Object of the Month

“… the way my grandpa would celebrate it”: John Quincy Adams tries to derail the Centennial Exhibition

John Quincy Adams (loquiteur) : `It ought to be celebrated with shows, games, sports, guns, bells, and bonfires.` Massachusetts and the centennial Engraving

John Quincy Adams (loquiteur) : "It ought to be celebrated with shows, games, sports, guns, bells, and bonfires." Massachusetts and the centennial


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    [ This description is from the project: Object of the Month ]

    This cartoon by Frank Bellew in the New York Daily Graphic lampoons a February 1874 speech of John Quincy Adams II (1833-1894) in the Massachusetts House in which he tried to assert that the upcoming centennial Fourth of July should be celebrated just as his great-grandfather had prescribed in 1776, rather than with the huge industrial exhibition that was then being planned. Adams—as in his many runs for governor of Massachusetts—did not prevail.

    Who was John Quincy Adams II?

    Named for his grandfather, the sixth president of the United States, John Quincy Adams II was born in Boston to diplomat Charles Francis Adams and his wife Abigail Brown Brooks on 22 September 1833. He graduated from Harvard with the Class of 1853 and practiced law for a time, a career that his obituary noted he was “never overfond of.” He established a model farm in Quincy and devoted himself to local and state politics. Although he began political life as a Republican and staunch supporter of Lincoln, he broke ranks with the party over their reconstruction policies. As a Democrat, he ran unsuccessfully for governor every year from 1867-1871 and served four terms as a member of the Massachusetts House of Representatives from Quincy, and in many other local offices. His New York Times obituary eulogized him as a man “of exceptional ability, of sterling character, strong parts, independence of thought and spirit, of good training and sound judgment … [whose] political opinions … were always peculiarly his own.”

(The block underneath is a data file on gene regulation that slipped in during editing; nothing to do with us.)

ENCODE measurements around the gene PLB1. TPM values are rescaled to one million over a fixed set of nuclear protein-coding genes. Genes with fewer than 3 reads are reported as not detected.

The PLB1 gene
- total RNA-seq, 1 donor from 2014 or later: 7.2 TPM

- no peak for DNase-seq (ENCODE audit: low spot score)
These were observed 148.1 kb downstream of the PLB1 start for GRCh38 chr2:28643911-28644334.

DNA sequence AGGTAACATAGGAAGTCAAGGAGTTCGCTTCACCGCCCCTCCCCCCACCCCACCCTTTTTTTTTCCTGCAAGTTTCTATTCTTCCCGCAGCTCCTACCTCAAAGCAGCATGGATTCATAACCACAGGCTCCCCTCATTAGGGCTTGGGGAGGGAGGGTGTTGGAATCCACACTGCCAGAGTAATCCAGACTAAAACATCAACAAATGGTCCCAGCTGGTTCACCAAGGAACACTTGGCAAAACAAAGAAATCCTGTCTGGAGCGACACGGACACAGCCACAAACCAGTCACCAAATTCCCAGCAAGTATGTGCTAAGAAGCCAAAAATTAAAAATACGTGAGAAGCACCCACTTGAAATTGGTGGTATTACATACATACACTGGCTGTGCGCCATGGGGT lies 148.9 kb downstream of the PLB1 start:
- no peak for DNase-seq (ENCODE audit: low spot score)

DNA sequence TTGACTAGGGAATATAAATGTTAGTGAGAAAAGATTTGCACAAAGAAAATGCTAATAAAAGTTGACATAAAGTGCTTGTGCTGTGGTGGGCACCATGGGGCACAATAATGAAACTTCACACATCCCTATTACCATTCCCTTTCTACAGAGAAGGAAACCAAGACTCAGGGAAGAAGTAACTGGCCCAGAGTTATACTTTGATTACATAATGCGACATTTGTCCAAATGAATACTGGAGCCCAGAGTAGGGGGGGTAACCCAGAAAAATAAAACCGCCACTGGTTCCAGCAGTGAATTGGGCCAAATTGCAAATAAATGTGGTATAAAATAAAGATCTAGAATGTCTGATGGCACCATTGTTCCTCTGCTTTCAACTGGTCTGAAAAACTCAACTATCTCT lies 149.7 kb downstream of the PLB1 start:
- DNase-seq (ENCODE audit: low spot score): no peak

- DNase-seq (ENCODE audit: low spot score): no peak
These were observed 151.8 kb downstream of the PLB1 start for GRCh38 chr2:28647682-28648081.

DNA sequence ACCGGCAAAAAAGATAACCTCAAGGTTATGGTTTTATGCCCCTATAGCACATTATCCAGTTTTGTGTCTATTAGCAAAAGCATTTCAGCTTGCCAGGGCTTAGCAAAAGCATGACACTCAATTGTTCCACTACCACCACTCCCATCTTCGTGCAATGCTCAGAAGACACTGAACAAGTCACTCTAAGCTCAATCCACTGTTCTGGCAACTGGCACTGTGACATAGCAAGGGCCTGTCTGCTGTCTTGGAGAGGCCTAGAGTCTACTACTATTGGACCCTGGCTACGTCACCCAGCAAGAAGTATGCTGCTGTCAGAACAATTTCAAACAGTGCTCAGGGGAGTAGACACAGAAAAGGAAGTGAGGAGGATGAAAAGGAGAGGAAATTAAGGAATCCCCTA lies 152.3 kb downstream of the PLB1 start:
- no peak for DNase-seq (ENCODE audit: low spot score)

Guns, bells, and bonfires

    The story behind this cartoon began on 3 July 1774, when John Adams, a delegate to the Continental Congress in Philadelphia, wrote to his wife, Abigail, about the vote to declare independence from Great Britain, asserting

    The Second Day of July 1776, will be the most memorable Epocha, in the History of America.—I am apt to believe that it will be celebrated, by succeeding Generations, as the great anniversary Festival. It ought to be commemorated, as the Day of Deliverance by Solemn Acts of Devotion to God Almighty. It ought to be Solemnized with Pomp and Parade with Shews, Games, Sports, Guns, Bells, Bonfires and Illuminations from one End of this Continent to the other from this Time forward forever more.

    Although the date of the celebration would be the fourth of July, rather than the second, John was prescient about the mode of celebration, although his great-grandson apparently believed that “from this Time forward forever more” meant just that—even for the milestone 100th anniversary.

    In the Massachusetts House

    The Boston Daily Advertiser of 8 February 1874 carried this brief notice of legislative activity:

    The House had a field day on Saturday, being in session about three hours and having two pretty lively discussions. John Quincy Adams made an attack, in his characteristic style, on the centennial resolution, or rather on the centennial itself, which he stigmatized as merely a glorification of the almighty dollar. The house listened to his speech with attention, but with what degree of approval cannot be told, as the subject was laid over with very few more words. Mr. Crocker of Boston, however, took occasion to say that he would be ashamed to make such a speech as that of Mr. Adams.

    Although the full text of this speech has been elusive, newspapers across the country picked up on it and used it to further their own agenda regarding the exposition. The Daily Graphic, obviously, opposed Adams’s views in their description of the cartoon: